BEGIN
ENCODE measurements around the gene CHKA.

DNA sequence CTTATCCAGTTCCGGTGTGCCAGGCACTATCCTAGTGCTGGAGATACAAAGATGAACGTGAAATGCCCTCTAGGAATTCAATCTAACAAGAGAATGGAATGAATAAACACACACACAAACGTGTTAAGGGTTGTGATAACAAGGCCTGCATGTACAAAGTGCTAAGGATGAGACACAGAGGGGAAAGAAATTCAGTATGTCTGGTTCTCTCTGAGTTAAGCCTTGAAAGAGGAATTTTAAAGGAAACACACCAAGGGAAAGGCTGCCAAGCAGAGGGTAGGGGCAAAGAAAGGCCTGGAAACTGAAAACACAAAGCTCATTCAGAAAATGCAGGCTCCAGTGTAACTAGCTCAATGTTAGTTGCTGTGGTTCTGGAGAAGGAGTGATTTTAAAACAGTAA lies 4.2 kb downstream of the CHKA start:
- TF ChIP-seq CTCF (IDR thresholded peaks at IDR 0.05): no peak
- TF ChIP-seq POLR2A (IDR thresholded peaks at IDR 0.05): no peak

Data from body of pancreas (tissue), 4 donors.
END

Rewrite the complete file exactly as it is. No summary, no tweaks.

ENCODE measurements around the gene CHKA.

DNA sequence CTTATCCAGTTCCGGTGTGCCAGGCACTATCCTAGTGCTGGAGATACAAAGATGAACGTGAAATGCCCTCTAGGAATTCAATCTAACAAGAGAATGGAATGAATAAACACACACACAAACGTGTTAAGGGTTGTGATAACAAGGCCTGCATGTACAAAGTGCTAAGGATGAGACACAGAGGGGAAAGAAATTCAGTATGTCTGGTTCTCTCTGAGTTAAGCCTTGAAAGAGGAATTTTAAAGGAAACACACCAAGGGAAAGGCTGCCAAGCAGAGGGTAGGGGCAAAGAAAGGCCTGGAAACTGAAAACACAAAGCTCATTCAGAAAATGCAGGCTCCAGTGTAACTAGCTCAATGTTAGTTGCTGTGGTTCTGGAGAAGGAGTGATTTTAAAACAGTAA lies 4.2 kb downstream of the CHKA start:
- TF ChIP-seq CTCF (IDR thresholded peaks at IDR 0.05): no peak
- TF ChIP-seq POLR2A (IDR thresholded peaks at IDR 0.05): no peak

Data from body of pancreas (tissue), 4 donors.